Election Day is upon us, and Americans across the country are flooding polling places to cast their vote for the candidates they want – or don’t want – leading our country for the next two to four years. With 2012 being a presidential election year, Americans are also choosing who they believe should lead the free world, and either become or remain arguably the most powerful man on Earth. Leading up to Election Day, Americans have been inundated with seemingly endless media coverage, television commercials, and radio broadcasts about each candidate’s policies.
However, with the advent of high speed mobile broadband, 2012 is arguably one of the first elections where the internet and social media are playing a bigger role than ever before. With nearly half of all Americans owning a smartphone, much of their research about candidates for federal, state, and local offices is coming via these same connected devices. Every single major media organization has taken great pains to ensure that their coverage is available on these devices, whether it be via a mobile web browser or dedicated apps.
But what many Americans may not realize when listening to live streaming audio on their smartphones is that the same technology that enables them to listen is also the same technology media organizations are using to produce and broadcast. Most notably, the widespread availability of 4G LTE networks, powered mostly by Verizon Wireless in the United States, finally provides the bandwith, reliability, and speed needed for media organizations to stream live audio from various campaign events in real time. I recently had an opportunity to speak with Charlie Mayer, Director Of Operations for NPR, about just how media outlets like NPR are leveraging high-speed 4G LTE networks to get the latest election coverage voters want instantly.
MOTG: How has the advancements in mobile technology, notably 4G LTE, changed the way NPR is able to cover election campaigns?
CM: It has had a huge effect for NPR. The main change is the ability to bring audio live from a campaign event to NPR. It has made a big difference.
MOTG: With 4G LTE now becoming more widespread, what do you predict will be different in the 2016 election campaigns?
CM: If you go back to 2000, if you were going to get any kind of connection, you had to be on a hard wire. In 2004, we were able to record from a campaign bus using a 3G EV-DO connection … In 2012, we have the ability to broadcast live bidirectional audio where the reporters in the field use a 4G LTE device, and they are heard in full fidelity in the studio, and the reporter can hear the studio. That’s the arc on innovation we’ve been riding. If I had to predict 2016, I don’t see a big change in the networks, but the amount of equipment connected to these 4G LTE networks. With the iPhone 5, and other Android devices, we are now able to easily broadcast live audio.
MOTG: What is the biggest challenge or roadblock when it comes to using 4G LTE in the field?
CM: We learned during Inauguration 2009 about network saturation, we know we can’t always rely on this technology when tens of thousands of people are trying to access the same network. We recently had this same issue at both of the party conventions. I was kind of disappointed because I told everybody “no, no, it’s different this time”, and it probably is, but when you put so many people in the same space, they are all contending for the same bandwith.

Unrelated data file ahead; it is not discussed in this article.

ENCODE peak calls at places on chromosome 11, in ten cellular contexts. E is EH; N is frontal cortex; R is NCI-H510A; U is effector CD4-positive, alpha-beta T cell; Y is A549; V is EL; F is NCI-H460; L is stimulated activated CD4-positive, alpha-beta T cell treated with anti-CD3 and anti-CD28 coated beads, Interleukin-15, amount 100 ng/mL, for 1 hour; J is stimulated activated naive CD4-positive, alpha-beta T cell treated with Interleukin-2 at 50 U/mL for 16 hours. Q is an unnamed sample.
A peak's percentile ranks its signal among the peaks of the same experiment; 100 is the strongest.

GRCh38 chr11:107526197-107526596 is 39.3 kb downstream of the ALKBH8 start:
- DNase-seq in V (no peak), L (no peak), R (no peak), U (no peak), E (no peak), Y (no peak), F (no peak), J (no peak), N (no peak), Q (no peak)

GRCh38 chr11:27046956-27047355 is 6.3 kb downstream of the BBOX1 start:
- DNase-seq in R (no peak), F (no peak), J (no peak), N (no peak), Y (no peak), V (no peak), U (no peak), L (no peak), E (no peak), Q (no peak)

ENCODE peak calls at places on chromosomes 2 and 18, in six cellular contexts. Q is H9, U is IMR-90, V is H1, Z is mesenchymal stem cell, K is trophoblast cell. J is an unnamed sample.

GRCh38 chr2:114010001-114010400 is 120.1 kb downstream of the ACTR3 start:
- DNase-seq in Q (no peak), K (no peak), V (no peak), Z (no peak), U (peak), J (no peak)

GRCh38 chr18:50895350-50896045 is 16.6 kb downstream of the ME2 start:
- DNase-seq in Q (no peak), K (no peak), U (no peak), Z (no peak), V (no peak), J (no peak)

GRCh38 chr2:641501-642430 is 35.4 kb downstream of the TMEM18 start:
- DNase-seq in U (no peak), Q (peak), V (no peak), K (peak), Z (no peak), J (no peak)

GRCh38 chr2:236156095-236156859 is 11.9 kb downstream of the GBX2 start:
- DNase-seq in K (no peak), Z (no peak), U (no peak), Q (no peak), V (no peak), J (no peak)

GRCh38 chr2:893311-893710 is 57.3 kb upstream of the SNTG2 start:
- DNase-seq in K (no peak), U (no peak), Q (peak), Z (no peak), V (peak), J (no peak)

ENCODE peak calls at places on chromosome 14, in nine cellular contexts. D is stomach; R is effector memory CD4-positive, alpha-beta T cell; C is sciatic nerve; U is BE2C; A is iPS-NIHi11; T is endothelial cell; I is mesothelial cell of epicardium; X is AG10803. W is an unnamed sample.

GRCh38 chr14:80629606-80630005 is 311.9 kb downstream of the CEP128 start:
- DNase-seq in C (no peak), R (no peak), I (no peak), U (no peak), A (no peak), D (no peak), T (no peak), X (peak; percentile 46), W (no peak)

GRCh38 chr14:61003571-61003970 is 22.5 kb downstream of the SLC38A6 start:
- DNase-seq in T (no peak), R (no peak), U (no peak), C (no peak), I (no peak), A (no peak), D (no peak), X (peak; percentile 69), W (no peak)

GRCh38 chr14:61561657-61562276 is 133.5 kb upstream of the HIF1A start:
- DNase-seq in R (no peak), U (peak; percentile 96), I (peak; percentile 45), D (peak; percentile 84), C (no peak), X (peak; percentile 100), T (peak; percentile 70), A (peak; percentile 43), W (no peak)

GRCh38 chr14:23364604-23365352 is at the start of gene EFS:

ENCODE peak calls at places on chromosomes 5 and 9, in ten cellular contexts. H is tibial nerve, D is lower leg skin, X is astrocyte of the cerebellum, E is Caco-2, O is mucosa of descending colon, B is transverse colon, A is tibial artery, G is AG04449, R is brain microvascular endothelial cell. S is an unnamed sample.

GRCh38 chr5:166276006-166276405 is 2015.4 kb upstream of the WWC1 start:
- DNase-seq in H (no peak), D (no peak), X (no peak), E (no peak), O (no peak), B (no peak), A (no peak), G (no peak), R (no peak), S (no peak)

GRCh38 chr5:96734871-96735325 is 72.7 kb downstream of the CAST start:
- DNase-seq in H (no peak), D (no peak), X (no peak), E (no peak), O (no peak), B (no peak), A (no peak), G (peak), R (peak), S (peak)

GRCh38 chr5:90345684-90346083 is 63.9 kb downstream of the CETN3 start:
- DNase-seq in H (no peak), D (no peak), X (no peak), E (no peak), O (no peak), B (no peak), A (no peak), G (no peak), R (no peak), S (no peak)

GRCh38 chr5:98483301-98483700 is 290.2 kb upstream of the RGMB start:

MOTG: Has it made it more cost-effective using 4G LTE?
CM: Yes, a little, but what it’s really done in enhance the quality. Ten years ago it would have costs us thousands of dollars for legacy equipment to get the same audio.
MOTG: More and more news in breaking on Twitter and Facebook, what in your opinion can established media organizations can offer that social media cannot?
CM: When I hear our reporters reporting from wherever the news is happening, I know it’s credible. Using the 4G LTE networks, I can hear that the reporters are actually there. It’s a huge point of pride for us, knowing that our reporters are actually there and credible.
MOTG: Is there a generational gap in reporters who are adopting this technology?
CM: Yes, everybody’s different. I think it has the most to do with you seeing this technology benefiting your life. We don’t force anybody to use anything, if [the technology] is good, it will sell itself.
MOTG: Do you compress the audio at all to get it in the door, so it won’t require as much bandwith?
CM: Yes. We have some control … we can throttle up or down to get a good bitrate with the connection so it moves through the network quickly. We want to remove as much latency as possible.
MOTG: What percentage of your broadcast comes in over 4G LTE?
CM: This has because routine, I don’t hear about it anyone. It’s become ubiquitous. The technology is so good it has become completely transparent. LTE is at the end of being a new thing, it’s become what we tend to expect. We were approached by Verizon Wireless when LTE was first launched, and were able to see what it is capable of at Bell Labs. Since then, we’ve been using 4G LTE more and more often to the point where it’s now just ubiquitous to NPR.
So this Election Day, while listening to hear if your candidate of choice is going to win the hearts – and votes – of America, it’s important to remember that the same 4G LTE network powering your NPR app, or other app of choice, is the same network that is delivering the up-to-the-minute coverage you want. As Mr. Mayer remarked, 4G LTE is now matured into a transparent, seamless method to deliver our world.
At least there’s one thing we can count on for transparency this Election Day, since politicians aren’t necessarily known for it.